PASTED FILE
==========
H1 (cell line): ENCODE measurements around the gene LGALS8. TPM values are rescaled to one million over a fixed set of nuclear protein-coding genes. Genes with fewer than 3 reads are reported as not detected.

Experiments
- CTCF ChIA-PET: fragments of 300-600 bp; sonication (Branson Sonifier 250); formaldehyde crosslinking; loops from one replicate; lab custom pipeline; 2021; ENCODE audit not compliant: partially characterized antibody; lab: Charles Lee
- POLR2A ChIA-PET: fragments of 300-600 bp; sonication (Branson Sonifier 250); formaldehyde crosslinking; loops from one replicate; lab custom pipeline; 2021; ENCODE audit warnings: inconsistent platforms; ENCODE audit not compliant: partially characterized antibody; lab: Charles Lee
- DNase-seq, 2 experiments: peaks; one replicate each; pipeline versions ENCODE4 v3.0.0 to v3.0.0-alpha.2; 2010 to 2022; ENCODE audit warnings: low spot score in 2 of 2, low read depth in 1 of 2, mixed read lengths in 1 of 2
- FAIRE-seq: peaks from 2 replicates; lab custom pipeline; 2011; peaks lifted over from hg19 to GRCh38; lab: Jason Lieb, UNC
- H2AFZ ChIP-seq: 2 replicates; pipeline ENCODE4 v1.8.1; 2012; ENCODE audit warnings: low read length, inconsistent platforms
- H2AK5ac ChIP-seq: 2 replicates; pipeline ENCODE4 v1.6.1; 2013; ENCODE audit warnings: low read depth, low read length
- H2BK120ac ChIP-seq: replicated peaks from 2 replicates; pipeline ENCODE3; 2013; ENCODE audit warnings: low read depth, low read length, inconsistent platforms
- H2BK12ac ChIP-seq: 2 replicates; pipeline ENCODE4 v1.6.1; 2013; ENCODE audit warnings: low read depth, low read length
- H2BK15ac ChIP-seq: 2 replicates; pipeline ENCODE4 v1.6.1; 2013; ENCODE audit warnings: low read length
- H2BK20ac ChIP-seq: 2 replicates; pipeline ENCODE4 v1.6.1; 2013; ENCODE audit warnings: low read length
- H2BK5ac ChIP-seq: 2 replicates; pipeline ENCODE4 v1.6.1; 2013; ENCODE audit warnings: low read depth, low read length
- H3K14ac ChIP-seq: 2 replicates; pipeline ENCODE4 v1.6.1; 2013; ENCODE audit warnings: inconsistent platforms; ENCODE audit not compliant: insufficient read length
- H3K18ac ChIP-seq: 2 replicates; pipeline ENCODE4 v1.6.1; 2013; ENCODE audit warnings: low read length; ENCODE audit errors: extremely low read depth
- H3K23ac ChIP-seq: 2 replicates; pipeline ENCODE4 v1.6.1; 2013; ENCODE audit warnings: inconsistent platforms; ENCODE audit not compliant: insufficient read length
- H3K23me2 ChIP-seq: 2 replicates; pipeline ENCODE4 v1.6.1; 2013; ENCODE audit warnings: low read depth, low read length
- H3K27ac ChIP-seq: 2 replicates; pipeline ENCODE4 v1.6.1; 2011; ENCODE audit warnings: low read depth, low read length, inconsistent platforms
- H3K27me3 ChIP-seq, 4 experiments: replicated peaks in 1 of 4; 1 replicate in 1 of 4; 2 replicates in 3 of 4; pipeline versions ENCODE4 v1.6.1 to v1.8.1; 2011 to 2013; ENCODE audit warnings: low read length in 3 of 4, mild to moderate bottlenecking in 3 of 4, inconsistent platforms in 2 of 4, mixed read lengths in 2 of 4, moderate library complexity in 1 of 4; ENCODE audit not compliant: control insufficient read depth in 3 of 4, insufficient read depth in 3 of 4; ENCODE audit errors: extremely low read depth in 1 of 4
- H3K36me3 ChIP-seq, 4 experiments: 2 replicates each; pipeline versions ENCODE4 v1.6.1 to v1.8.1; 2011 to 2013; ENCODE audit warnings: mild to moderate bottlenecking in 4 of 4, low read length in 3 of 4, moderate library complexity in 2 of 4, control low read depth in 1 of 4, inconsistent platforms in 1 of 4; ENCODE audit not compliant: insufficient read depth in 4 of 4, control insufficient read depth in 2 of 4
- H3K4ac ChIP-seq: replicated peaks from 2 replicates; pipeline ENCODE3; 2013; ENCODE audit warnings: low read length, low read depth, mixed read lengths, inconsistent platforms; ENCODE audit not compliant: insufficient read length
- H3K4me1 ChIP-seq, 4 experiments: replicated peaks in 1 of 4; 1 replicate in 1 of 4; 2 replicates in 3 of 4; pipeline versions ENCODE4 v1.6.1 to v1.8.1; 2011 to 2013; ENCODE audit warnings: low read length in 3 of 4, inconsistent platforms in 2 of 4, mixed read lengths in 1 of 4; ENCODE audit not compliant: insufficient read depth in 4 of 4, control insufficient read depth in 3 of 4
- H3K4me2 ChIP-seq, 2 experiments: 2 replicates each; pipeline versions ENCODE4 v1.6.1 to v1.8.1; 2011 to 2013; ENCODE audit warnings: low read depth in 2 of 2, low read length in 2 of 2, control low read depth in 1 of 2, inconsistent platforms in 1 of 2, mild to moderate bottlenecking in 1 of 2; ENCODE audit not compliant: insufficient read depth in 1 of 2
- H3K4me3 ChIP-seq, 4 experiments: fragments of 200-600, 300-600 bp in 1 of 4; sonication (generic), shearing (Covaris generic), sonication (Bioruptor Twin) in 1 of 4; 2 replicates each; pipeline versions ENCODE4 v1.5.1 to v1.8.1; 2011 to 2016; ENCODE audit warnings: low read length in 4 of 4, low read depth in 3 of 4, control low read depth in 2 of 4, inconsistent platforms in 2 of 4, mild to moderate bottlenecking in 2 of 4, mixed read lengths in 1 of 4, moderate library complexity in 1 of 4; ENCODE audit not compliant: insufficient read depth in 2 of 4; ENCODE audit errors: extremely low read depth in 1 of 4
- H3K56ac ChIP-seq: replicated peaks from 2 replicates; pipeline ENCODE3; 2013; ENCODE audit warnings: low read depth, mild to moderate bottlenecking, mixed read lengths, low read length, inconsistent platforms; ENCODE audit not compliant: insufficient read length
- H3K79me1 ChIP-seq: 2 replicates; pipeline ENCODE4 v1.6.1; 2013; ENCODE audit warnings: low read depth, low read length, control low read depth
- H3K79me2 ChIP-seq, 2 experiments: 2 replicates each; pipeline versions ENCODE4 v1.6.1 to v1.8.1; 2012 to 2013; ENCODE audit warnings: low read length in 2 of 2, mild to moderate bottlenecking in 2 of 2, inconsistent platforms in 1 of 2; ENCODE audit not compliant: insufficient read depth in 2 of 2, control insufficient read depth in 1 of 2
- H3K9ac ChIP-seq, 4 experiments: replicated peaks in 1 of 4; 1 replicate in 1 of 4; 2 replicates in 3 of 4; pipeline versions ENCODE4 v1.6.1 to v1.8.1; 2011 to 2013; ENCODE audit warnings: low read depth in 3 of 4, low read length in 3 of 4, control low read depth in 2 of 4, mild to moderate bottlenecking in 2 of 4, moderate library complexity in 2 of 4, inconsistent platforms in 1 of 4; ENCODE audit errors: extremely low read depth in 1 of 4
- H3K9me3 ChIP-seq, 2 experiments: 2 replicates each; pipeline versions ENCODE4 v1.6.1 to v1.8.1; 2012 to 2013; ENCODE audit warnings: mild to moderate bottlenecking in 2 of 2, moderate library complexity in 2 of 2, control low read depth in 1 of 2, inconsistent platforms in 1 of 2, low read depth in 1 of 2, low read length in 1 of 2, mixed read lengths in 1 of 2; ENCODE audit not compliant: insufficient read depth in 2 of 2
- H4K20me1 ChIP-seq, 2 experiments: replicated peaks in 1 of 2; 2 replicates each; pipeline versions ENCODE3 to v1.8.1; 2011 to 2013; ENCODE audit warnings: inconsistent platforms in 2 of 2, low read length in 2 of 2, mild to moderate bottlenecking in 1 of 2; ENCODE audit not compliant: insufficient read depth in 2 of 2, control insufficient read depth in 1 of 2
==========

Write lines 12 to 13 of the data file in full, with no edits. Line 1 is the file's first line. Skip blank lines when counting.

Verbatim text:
- H2BK20ac ChIP-seq: 2 replicates; pipeline ENCODE4 v1.6.1; 2013; ENCODE audit warnings: low read length
- H2BK5ac ChIP-seq: 2 replicates; pipeline ENCODE4 v1.6.1; 2013; ENCODE audit warnings: low read depth, low read length